Vogue posts on Sunday the promotional photo of Shanghai-born model Gao Qizhen,which features Gao's iconic small eyes and flat nose on Instagram. (Photo: Courtesy of Vogue)
U.S. fashion magazine Vogue's post of a Chinese model on Instagram got slammed by some Chinese netizens, who claimed the magazine is denigrating the Asian model. However, others called for understanding and to respect diversity.
The picture of Chinese model Gao Qizhen, who is a textile-design student at the London College of Fashion in the UK, released on Sunday, features her small eyes, fine eyebrows with a mole in the middle and a flat nose, which has sparked controversy on social media.
Some Chinese netizens criticized Vogue for denigrating Asians, and some even claimed its racism. "I feel offended by the Vogue's aesthetics," wrote a netizen, questioning why fashion brands always promote the stereotype of Asians (small eyes, pie-shaped face) while picking (generally recognized) beautiful or handsome faces of Westerners.
"I personally am kind of done with 'unusual' beauty. It's all gone a bit too far into disturbing territory now. Interesting? Yes. Beautiful? No. Bring back the classic beauties, please. They exist in all races," wrote another.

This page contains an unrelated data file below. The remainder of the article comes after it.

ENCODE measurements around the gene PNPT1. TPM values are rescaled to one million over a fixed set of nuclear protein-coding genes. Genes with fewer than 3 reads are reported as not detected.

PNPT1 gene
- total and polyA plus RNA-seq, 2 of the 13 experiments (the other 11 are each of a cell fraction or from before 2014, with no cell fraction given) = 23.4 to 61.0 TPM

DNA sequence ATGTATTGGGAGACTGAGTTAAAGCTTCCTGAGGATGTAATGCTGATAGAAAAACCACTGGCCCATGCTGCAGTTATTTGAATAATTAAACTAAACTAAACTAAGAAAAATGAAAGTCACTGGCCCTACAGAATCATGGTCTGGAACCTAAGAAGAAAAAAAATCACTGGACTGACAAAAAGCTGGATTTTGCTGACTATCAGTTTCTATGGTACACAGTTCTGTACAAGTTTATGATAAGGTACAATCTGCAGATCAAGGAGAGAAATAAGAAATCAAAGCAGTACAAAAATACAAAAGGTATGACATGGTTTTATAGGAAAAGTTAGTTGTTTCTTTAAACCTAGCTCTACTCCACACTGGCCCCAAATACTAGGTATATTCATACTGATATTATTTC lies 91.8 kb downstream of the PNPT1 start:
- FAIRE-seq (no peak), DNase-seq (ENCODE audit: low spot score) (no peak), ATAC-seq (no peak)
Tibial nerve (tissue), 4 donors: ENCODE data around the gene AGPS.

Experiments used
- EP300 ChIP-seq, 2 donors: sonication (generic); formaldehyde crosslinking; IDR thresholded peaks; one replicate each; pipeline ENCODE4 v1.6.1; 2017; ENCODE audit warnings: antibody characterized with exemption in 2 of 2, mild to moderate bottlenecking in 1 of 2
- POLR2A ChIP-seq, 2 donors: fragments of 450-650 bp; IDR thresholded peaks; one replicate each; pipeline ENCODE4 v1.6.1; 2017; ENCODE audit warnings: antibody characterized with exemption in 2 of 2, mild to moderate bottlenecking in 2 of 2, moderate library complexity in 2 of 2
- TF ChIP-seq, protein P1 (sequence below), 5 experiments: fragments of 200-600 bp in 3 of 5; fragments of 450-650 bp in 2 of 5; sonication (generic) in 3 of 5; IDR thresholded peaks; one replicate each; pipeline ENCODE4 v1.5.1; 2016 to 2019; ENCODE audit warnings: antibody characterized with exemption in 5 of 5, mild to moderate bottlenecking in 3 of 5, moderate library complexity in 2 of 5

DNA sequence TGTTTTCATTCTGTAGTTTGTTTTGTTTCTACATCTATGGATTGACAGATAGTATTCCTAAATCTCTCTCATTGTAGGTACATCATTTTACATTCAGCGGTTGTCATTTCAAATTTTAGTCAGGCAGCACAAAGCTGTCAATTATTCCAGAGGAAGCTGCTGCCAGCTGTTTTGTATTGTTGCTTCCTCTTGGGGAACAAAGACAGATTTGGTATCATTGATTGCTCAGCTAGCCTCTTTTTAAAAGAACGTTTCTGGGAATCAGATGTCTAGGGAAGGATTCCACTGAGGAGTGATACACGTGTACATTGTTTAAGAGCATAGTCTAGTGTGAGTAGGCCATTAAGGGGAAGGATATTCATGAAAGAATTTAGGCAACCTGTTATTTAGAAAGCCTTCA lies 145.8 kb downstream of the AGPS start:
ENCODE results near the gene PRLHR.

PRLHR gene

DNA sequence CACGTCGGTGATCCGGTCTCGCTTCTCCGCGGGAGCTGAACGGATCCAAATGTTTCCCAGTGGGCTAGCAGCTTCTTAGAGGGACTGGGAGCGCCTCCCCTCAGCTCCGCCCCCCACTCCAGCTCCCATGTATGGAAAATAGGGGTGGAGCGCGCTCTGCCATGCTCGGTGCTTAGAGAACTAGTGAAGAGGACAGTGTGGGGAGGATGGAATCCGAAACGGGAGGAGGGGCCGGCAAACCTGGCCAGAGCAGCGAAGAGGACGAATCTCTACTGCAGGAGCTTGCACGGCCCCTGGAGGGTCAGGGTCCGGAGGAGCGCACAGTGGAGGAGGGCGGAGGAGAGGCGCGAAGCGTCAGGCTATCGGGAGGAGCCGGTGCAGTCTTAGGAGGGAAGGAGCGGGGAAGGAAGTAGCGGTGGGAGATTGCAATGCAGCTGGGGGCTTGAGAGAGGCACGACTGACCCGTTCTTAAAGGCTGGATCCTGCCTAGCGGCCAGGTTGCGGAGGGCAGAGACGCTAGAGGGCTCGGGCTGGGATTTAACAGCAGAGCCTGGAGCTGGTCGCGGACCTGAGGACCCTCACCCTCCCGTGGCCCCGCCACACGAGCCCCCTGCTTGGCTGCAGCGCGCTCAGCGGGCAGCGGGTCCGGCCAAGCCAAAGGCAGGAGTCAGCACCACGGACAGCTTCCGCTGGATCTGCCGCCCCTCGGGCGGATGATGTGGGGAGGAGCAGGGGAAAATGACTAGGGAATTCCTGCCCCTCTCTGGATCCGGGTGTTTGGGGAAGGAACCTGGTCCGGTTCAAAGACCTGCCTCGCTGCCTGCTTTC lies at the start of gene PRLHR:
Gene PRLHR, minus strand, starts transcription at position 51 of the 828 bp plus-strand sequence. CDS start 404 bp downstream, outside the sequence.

Challenged by online accusations, a Beijing-based Vogue employee surnamed Zhu told the Global Times on Monday that "Vogue probably intended to highlight the oriental features by using the model. But I personally think it is a spread on Chinese culture, as her makeup is quite in the Chinese style."
While a flood of accusations came from Asian netizens, other voices urged the society to be more tolerant of different fashion styles.
The incident shows that "beauty" is becoming more diverse and is no longer a one-size-fits-all aesthetic, popular Chinese fashion blogger MissCharmingDaxiaojie told the Global Times on Monday.
"In the age of plastic surgery, which brought sameness beauty standards to the public, it is important to encourage everyone to stop 'body-shaming', and to accept ourselves as who we are and appreciate our beauty, the value that the fashion field is advocating," she said.
Gao was assisting at the London-based Anti-Agency which prides itself on its iconoclastic taste. "'Anti' is a word that applies as a negative thing in some fields, but in terms of fashion and modeling I think it challenges the norms of beauty and looks," Gao was quoted by Vogue as saying in February.
Also in February, Spanish fast-fashion brand Zara's new advertisement featuring Chinese model Li Jingwen with her iconic freckled face was also criticized by some Chinese netizens.